The Alimony Rules Florida Law Has to Ensure that You, as the Supporting Spouse, Don’t Get Treated Unfairly

Comedic takes on family law disputes, like the country song called “She Got the Goldmine (I Got the Shaft)”, are common in popular culture. That song, which teaches that “alimony” rhymes with “baloney,” is one of many where one party believes that the outcome was grossly one-sided and unfair. Here in Florida, there are certain statutory safeguards to help ensure that the outcomes the legal system produces in real life are not ones where the supported spouse exits the marriage “living large” while the supporting spouse is destitute. When it comes to ensuring your financial security in divorce litigation, make sure you have representation from an experienced South Florida family law attorney to provide you the protection you deserve.

There are several rules that Florida law imposes on awards of alimony. If an award violates any one or more of these, then that error may allow you to get the ruling overturned. One of those rules, contained in Section 61.08(9) of the Florida Statutes, says that an “award of alimony may not leave the payor with significantly less net income than the net income of the recipient” except in cases of “exceptional circumstances.” That rule played a key role in one recent divorce case from Palm Beach County.

Each of the spouses had their own forensic accountant and each had markedly different views on the family road maintenance business. The wife’s accountant told the court that the husband earned more than $15,200 per month and the wife had a monthly need of more than $9,500.

The wife’s accountant proved to be the more persuasive of the two experts, and the trial court ordered the husband to pay $8,000 per month. The judge also ordered the husband to pay the wife’s medical and dental expenses and to purchase a life insurance policy to secure the alimony award.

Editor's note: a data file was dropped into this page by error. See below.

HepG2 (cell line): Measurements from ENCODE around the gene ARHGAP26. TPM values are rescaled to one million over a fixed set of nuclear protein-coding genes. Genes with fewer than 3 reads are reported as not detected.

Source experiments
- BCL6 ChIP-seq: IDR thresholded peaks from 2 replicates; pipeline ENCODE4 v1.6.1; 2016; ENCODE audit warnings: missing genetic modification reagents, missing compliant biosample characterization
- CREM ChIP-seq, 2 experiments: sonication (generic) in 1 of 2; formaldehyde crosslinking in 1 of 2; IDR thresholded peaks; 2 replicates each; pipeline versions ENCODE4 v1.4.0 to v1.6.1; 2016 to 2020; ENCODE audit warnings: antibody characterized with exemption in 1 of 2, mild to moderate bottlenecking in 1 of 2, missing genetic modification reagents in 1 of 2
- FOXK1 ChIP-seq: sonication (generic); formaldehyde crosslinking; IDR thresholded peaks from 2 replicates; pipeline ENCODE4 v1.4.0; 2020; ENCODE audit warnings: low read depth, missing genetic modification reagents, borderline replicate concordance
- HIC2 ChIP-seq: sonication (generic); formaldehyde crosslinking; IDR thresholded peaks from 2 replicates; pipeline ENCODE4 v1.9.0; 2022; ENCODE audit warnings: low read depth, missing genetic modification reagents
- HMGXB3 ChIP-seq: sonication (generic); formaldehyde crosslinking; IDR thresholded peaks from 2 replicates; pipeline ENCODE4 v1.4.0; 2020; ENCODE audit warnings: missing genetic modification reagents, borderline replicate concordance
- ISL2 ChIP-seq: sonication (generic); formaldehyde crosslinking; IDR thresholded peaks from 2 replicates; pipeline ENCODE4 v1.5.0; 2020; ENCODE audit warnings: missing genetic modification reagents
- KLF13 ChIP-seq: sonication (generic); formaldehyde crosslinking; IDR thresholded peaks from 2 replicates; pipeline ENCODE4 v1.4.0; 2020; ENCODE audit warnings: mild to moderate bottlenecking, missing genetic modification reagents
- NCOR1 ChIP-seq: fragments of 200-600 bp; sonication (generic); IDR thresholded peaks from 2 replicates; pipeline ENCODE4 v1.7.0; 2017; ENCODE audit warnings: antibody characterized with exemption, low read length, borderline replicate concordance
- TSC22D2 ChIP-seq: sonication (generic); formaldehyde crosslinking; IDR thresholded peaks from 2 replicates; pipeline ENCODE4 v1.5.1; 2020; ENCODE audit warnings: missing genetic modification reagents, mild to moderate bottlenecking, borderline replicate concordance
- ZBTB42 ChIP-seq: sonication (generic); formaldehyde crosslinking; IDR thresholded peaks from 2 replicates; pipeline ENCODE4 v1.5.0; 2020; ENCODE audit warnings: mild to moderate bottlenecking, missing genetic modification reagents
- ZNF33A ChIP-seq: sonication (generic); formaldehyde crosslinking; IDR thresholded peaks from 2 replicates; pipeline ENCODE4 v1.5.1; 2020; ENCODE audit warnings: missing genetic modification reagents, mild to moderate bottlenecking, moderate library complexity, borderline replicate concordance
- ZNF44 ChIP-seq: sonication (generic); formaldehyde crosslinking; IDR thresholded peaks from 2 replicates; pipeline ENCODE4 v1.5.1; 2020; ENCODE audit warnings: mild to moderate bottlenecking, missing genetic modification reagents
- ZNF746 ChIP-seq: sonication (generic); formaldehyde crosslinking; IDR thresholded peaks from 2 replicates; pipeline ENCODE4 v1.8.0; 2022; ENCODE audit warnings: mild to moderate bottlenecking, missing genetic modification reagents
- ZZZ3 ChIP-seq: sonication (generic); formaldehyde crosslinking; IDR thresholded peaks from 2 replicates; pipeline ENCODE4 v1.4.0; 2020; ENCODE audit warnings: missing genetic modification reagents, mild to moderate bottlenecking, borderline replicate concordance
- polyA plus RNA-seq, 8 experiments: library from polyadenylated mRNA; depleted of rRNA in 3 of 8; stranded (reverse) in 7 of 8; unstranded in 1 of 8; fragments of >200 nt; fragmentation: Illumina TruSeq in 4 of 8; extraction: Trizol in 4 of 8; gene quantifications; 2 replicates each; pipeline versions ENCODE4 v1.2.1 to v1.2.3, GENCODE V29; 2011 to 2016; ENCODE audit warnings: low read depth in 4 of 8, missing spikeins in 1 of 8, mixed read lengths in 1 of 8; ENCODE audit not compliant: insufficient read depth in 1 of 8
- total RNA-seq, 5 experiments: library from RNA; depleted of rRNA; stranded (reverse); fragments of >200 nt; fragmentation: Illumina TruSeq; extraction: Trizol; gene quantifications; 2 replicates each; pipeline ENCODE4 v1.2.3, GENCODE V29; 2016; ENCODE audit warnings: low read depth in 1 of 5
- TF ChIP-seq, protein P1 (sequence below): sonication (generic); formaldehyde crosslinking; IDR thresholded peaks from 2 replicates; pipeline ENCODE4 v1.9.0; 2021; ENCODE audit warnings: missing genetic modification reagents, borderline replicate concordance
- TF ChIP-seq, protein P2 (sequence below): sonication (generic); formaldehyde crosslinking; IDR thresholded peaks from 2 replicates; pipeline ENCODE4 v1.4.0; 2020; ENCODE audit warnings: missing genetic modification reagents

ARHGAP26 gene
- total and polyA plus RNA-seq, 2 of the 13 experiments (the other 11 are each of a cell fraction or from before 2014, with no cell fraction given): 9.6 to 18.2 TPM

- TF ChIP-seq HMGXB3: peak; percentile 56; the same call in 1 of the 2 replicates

In this case, the math simply didn’t “add up” under the requirements of Section 61.08(9). Assuming that the wife’s accountant’s testimony was accurate, the husband only made about $15,000 per month. Under the alimony order, he was required to pay the following each month: $8,000 to the wife directly, the cost of her monthly medical and dental insurance premiums and the cost of the premium for the life insurance policy the court ordered him to maintain.

This would have meant that the husband would have a net monthly income of less than $7,000 (and probably less than $6,000 depending on the total insurance costs.) The wife would have a monthly income of at least $8,000… plus whatever other income she was already making. This, according to the appeals court, was a clear example where the supporting spouse exited with “significantly less net income than the net income of the” recipient.

Supporting Adult Children Absent Special Circumstances

This alimony order violated the law in another way, as well. The trial judge, in setting the alimony amount, stated that the alimony needed to be large enough to provide for a “residence large enough for one or more of her adult children to reside with her.”

An alimony award like this amounted to forcing the husband to pay for the housing of adult children whom he had no legal obligation to support in any way. Absent special circumstances, which had not been proven in this case, a supporting spouse cannot be ordered to do this.

Whether you are the spouse seeking alimony or the spouse on the other side of an alimony request, a skilled divorce lawyer can help you get an outcome that is fair to you and not leave you with “the shaft.” The knowledgeable South Florida family law attorneys at Sandy T. Fox, P.A. are here to help. Our attorneys have been assisting Florida spouses for many years in dealing with alimony, child support, and equitable distribution issues. Contact our attorneys online or by calling (800) 596-0579 to schedule your confidential consultation today.